With its regal and international appeal, Isabella is a favorite among parents looking for an elegant name for their daughter that also has cute and energetic nicknames, like Izz, Izzy, Bella and Belle.
Madison is an English name meaning “son of Maud” or “son of Matthew,” and was originally a surname. In the 1984 movie Splash, the main character, a romantic, plucky mermaid, christens herself Madison after seeing a sign for Madison Avenue, and within ten years the name Madison as a given name for girls was a sleeper hit.
That said, today’s parents are less likely to be obsessed with self-actualized mermaids and more likely to be attracted to Madison because it’s gender-neutral, has a “place value,” like newly-popular given names Brooklyn, London and Paris, and is a “soundalike” of trendy names like Addison, Madelyn and Mason. Madison peaked at #3 in the 2000s but remains in the top 20.
Olivia is a girls’ name of Latin origin meaning “olive tree,” an ancient symbol of friendship and peace. As Nameberry notes, Olivia first rose to prominence as a girls’ name in the 14th century when Shakespeare used it for one of the heroines of Twelfth Night. Olivia is currently the #2 girls’ name in the U.S. and is popular in other countries as well, including Scotland, England, Australia and New Zealand.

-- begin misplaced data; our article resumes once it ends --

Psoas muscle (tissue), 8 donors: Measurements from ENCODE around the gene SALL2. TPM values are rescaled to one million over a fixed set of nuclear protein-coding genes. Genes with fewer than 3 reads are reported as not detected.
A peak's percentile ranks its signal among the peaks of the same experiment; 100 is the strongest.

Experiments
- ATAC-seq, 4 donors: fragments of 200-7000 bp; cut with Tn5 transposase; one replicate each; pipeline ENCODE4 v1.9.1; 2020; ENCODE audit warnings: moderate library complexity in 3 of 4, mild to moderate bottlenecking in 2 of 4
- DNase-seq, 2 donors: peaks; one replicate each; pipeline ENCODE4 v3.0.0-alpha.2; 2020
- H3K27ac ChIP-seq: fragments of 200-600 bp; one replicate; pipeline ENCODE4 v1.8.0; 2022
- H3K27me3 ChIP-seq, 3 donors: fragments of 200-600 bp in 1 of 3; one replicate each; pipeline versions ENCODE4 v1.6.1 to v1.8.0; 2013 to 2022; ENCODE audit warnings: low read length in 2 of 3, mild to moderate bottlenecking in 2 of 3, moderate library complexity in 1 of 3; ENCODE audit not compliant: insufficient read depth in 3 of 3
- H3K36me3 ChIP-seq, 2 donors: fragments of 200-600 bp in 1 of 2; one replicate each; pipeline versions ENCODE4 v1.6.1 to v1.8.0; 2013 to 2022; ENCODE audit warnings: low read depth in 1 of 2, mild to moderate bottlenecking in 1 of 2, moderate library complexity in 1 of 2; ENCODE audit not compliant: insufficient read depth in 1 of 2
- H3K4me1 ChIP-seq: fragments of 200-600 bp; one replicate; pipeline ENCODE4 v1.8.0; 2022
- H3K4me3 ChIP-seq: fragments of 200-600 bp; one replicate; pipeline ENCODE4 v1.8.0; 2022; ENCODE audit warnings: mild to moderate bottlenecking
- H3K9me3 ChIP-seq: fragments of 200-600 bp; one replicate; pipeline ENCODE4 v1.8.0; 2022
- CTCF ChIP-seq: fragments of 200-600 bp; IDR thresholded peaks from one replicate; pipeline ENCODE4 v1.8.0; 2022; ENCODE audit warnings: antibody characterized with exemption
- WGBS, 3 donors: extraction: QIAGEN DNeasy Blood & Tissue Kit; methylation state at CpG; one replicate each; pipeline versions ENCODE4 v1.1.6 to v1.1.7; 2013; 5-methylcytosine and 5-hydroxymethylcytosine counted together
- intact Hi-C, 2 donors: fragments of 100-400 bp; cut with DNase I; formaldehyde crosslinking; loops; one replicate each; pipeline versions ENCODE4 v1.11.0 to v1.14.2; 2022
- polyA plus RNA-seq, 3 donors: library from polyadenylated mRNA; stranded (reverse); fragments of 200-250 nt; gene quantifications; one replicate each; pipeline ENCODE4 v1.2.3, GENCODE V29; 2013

Olivia is a strong, feminine name with sweet nicknames like Livvie and Liv, and a host of famous namesakes from Olivia de Havilland to Olivia Wilde. Olivia is also one of the most popular names for celebrity daughters: Denzel Washington, Al Pacino and Tom Hanks all have Olivias in the family.
Mia is the Scandinavian short form of the name Maria, and also the Italian word for “mine.” Streamlined but feminine, Mia has emerged as a fresh alternative for parents who want something simpler than Isabella or Olivia but also more modern than classics like Mary, Maya or Nina.
Mia came out of nowhere in the 2010s to debut in the top 10 girls names, thanks in part to a number of high-profile pop culture Mias, from the heroine of The Princess Diaries to the tough-girl Mias of Pulp Fiction and the Fast and the Furious franchise.
Sophia is a Greek name that means “wisdom.” Sophia was the #1 girls’ name for much of the early 2010s, and it remains a top choice for parents wanting to bestow a name that signifies intelligence and grace on their little girls.
Sophia has a sophisticated and international appeal that gives it extra staying power, with popular variants that include the French Sophie, the Italian Sofia and the up-and-coming modernization Zofia.